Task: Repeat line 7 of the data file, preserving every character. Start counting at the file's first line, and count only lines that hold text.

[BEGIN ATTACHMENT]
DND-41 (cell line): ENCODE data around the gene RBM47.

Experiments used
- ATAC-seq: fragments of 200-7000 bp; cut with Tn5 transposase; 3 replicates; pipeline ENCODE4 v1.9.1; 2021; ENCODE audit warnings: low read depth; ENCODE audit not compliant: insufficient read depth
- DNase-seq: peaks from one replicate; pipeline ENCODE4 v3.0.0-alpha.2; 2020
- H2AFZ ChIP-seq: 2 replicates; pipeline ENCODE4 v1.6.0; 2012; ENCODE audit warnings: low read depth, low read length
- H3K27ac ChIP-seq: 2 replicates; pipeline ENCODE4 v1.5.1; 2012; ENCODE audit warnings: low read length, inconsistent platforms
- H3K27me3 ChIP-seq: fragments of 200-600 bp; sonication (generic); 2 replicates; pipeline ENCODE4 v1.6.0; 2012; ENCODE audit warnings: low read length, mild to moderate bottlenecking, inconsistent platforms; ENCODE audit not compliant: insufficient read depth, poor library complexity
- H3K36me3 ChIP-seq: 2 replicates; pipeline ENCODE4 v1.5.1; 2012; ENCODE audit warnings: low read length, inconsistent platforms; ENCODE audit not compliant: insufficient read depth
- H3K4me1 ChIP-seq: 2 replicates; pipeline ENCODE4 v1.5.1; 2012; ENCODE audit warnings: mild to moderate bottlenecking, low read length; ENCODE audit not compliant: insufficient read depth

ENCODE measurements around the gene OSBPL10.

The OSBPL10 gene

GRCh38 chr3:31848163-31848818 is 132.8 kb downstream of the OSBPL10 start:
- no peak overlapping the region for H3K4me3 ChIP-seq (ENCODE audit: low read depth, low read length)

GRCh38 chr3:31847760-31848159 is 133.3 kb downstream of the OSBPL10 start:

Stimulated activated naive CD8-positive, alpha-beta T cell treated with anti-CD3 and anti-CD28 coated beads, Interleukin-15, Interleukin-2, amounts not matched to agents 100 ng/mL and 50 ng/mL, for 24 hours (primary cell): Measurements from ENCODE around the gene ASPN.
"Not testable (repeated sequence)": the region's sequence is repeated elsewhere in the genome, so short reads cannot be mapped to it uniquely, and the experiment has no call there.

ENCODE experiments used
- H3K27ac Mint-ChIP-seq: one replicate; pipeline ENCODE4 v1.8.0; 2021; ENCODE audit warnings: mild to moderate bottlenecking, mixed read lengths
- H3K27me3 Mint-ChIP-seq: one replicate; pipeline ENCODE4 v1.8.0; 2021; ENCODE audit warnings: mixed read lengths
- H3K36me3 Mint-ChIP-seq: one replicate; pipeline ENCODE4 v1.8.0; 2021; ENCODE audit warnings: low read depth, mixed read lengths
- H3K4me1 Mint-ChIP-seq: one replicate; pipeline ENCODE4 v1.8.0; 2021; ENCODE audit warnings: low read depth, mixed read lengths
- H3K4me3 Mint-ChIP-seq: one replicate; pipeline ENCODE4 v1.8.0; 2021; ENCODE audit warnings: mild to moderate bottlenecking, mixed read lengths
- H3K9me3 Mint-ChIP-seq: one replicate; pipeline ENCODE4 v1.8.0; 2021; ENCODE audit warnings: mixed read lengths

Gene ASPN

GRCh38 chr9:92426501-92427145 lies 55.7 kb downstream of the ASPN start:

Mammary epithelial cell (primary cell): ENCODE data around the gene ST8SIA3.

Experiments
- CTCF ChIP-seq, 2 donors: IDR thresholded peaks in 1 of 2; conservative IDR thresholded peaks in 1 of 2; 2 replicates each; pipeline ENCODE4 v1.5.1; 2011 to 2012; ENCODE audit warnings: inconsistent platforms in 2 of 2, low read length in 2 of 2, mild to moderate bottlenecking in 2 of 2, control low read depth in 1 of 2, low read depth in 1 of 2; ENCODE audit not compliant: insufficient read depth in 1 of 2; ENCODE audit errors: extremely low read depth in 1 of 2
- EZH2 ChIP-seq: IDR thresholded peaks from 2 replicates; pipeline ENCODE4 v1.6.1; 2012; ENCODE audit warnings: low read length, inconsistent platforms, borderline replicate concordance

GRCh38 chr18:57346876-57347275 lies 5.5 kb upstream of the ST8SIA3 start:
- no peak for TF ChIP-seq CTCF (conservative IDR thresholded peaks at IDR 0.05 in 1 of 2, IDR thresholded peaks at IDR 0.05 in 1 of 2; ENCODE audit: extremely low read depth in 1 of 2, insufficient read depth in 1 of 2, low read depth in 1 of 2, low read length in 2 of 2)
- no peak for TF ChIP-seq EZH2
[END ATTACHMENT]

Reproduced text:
- H3K27me3 ChIP-seq: fragments of 200-600 bp; sonication (generic); 2 replicates; pipeline ENCODE4 v1.6.0; 2012; ENCODE audit warnings: low read length, mild to moderate bottlenecking, inconsistent platforms; ENCODE audit not compliant: insufficient read depth, poor library complexity